Now I have to find a new fitting/combination of fittings that will bridge this tight 90° corner.
DJ Tucker wrote:that's a pain in the butt. however the rig still looks awesome
Wait until you read todays update.
I couldn't find a fitting combination that would bridge my bulkhead/reservoir gap properly, so had another play with my existing fittings.
I realised that I might have better luck with the super soft Tygon E1000 that I had left over, as at the very least I could close the fittings properly with that tubing giving me precious millimetres to work with...
...and better luck I had.
The alignment is still a few mm off, but it is now all fitted and sealed properly so I'm happy it's the best I can do.
Rather than leave leak testing until the final step, I realised I'd have a chance to partially test my loop whilst all the power cables etc were not yet installed.
It's a good job I did, as I found a pretty substantial leak from one of the AquaComputer inline temp sensors at the top of the radiator.
Figures it was in the most inaccessible point of the loop though. :-/
I'd somewhat foolishly not left a big enough cut out to get a spanner at these fittings, and so had a fun job of trying to unscrew it with very restricted access.
I got it in the end though, and discovered the o-ring had not seated properly, so wasn't sealing.
That was corrected easily enough and then I had the equally fun job of re-attaching it to the radiator.
Only to accidentally do this just as I was finished tightening the fitting...
Hinges on the panel have snapped clean off, and I've somehow managed to split the door stop/top magnet bit too.
I'm hoping I might be able to drill out the remains of the plastic hinges and replace them with some small metal rods, but I don't know if it'll work. Failing that I think my only other option will be to glue the hinge in place! >_<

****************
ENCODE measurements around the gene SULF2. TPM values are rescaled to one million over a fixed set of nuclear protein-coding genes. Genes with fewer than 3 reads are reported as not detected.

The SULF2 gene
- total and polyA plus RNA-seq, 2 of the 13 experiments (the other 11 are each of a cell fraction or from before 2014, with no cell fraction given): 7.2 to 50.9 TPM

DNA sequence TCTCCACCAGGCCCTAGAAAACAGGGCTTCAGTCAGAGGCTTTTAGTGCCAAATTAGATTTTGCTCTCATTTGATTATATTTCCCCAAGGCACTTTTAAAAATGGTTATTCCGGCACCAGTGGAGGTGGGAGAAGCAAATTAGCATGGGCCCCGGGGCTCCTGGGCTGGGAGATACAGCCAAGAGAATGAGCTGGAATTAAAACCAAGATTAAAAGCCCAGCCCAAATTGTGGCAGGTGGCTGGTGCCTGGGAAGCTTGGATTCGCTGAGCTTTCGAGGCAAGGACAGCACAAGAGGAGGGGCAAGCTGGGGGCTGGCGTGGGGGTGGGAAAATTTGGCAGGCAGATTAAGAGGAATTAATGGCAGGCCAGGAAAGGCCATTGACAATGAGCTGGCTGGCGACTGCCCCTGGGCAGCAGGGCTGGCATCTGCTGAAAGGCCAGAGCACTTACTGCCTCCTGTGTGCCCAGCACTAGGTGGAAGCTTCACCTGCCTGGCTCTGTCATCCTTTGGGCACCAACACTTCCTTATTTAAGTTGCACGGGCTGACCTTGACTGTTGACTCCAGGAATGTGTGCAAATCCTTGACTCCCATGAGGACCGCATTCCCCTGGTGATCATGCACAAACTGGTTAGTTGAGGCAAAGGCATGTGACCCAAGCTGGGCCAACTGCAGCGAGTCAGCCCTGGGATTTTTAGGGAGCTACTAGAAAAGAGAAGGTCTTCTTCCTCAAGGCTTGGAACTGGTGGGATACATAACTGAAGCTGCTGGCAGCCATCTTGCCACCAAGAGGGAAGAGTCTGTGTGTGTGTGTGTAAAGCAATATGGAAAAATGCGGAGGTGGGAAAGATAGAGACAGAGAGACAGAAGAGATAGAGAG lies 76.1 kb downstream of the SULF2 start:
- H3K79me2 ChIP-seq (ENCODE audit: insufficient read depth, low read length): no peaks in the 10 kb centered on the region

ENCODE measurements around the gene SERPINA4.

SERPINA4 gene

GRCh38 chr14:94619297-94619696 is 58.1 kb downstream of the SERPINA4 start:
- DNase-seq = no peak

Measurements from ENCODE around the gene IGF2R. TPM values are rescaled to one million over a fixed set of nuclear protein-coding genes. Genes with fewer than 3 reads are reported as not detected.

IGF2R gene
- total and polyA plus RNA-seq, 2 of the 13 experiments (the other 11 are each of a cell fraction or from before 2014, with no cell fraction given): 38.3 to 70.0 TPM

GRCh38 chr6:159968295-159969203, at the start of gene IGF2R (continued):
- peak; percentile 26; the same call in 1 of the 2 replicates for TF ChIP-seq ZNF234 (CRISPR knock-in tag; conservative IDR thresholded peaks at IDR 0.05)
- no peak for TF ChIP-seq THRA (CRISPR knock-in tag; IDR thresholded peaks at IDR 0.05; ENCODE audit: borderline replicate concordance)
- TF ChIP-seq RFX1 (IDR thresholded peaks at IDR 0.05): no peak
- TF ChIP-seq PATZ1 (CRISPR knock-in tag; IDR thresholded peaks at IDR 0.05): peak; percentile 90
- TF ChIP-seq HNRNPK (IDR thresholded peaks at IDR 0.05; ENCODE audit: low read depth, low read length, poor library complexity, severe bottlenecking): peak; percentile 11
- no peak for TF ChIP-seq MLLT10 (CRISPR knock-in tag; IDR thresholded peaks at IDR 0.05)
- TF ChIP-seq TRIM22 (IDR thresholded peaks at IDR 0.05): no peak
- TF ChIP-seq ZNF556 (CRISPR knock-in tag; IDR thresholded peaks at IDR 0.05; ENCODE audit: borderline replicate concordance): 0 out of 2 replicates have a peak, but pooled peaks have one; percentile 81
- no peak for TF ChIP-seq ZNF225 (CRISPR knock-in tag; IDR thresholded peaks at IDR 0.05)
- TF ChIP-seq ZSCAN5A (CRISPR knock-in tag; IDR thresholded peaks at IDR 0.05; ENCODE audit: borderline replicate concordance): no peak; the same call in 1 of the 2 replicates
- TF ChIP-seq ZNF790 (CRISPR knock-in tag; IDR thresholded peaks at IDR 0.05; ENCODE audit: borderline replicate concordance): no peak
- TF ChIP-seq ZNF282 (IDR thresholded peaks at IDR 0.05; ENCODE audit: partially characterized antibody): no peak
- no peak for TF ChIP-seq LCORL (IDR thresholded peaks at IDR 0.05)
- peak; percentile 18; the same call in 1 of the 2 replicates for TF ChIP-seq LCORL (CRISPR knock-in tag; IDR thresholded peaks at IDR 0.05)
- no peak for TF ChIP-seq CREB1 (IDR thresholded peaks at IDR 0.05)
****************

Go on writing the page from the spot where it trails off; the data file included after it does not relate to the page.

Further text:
Oh, and as if that wasn't annoying enough, when I filled the partial loop again to give everything one last once over I was greeted with this noise from the Flow Meter:
It's apparently a pretty common problem, but somehow I'd failed to come across it before I'd bought one.
So now have to start an RMA process to see if I can get one that doesn't have the ticking noise.
I realised that I'd forgotten to route the USB cable for my Aquaero, so had to strip the motherboard once again to route it under there, and then hook up the USB cable to an existing motherboard connector.
So the new under-motherboard cable routing looks like this:
Whilst I made the GPU LED strip with a disconnect point above the motherboard, I left so little cable to keep it hidden it's a royal PITA to connect. Still, it's better than having to strip the motherboard every time I need to take the GPU out!
Next on the project was soldering up enough LED splitter cables to turn all the lights on at once!
I love how the spill light subtly illuminates the surrounding components.
Once again, it wasn't all good news though; I hadn't hooked up a splitter wire to the reservoir LEDs, so had to run its control box from a makeshift ATX PSU > DC Jack cable and in doing so I think I shorted the DC in leads for a second (or there was some residual moisture from when I'd test filled the loop earlier) and the LEDs sparked and smoked.
They didn't completely die, but now the green channel is permanently stuck on, and it's sods law its in the least possible accessible part of my LED runs to fix. >_<
This build just doesn't want to finish up cleanly!
Despite the LEDs smoking, and what appears to be part of the copper trace superheated (it burnt the back of the plastic strip clean off) it was only the RGB controller box that has suffered lasting damage. So using my second RGB box the LEDs work properly. :D
I popped the casing off of the broken controller box, and can't see any damage to the PCB/components, so I'm suspecting the green wire inside the connector lead fused to the other ones. Fortunately I can get away with using just one RGB controller for now, and it might actually spur me on to set up an arduino RGB controller once everything is done for this phase.